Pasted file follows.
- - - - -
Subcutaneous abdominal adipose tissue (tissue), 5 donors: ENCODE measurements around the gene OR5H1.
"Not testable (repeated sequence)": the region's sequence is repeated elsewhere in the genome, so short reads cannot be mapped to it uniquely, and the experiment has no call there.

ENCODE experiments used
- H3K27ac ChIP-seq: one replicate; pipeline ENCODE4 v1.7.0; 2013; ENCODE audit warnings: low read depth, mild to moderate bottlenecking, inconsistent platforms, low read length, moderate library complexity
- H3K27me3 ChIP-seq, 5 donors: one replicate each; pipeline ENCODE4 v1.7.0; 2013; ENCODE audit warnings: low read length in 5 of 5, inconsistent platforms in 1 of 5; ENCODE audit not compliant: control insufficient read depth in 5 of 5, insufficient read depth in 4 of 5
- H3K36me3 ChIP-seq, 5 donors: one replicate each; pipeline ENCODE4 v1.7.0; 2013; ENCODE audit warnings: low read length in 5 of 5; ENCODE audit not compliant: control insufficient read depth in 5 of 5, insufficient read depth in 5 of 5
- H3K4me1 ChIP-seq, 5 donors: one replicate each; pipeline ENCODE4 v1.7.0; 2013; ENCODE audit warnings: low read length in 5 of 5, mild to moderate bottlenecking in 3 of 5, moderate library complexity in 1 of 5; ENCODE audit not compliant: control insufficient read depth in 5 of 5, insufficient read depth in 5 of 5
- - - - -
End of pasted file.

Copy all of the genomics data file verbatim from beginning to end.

Subcutaneous abdominal adipose tissue (tissue), 5 donors: ENCODE measurements around the gene OR5H1.
"Not testable (repeated sequence)": the region's sequence is repeated elsewhere in the genome, so short reads cannot be mapped to it uniquely, and the experiment has no call there.

ENCODE experiments used
- H3K27ac ChIP-seq: one replicate; pipeline ENCODE4 v1.7.0; 2013; ENCODE audit warnings: low read depth, mild to moderate bottlenecking, inconsistent platforms, low read length, moderate library complexity
- H3K27me3 ChIP-seq, 5 donors: one replicate each; pipeline ENCODE4 v1.7.0; 2013; ENCODE audit warnings: low read length in 5 of 5, inconsistent platforms in 1 of 5; ENCODE audit not compliant: control insufficient read depth in 5 of 5, insufficient read depth in 4 of 5
- H3K36me3 ChIP-seq, 5 donors: one replicate each; pipeline ENCODE4 v1.7.0; 2013; ENCODE audit warnings: low read length in 5 of 5; ENCODE audit not compliant: control insufficient read depth in 5 of 5, insufficient read depth in 5 of 5
- H3K4me1 ChIP-seq, 5 donors: one replicate each; pipeline ENCODE4 v1.7.0; 2013; ENCODE audit warnings: low read length in 5 of 5, mild to moderate bottlenecking in 3 of 5, moderate library complexity in 1 of 5; ENCODE audit not compliant: control insufficient read depth in 5 of 5, insufficient read depth in 5 of 5